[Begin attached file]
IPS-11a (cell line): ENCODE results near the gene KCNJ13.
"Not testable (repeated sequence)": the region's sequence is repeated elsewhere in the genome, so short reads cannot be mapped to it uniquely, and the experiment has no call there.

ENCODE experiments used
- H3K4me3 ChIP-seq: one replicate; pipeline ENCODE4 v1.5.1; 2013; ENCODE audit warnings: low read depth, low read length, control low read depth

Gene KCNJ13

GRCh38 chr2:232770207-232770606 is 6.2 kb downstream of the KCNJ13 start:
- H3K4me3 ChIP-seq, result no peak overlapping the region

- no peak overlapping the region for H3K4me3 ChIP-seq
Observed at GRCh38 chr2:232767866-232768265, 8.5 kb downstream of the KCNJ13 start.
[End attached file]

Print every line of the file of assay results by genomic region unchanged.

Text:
IPS-11a (cell line): ENCODE results near the gene KCNJ13.
"Not testable (repeated sequence)": the region's sequence is repeated elsewhere in the genome, so short reads cannot be mapped to it uniquely, and the experiment has no call there.

ENCODE experiments used
- H3K4me3 ChIP-seq: one replicate; pipeline ENCODE4 v1.5.1; 2013; ENCODE audit warnings: low read depth, low read length, control low read depth

Gene KCNJ13

GRCh38 chr2:232770207-232770606 is 6.2 kb downstream of the KCNJ13 start:
- H3K4me3 ChIP-seq, result no peak overlapping the region

- no peak overlapping the region for H3K4me3 ChIP-seq
Observed at GRCh38 chr2:232767866-232768265, 8.5 kb downstream of the KCNJ13 start.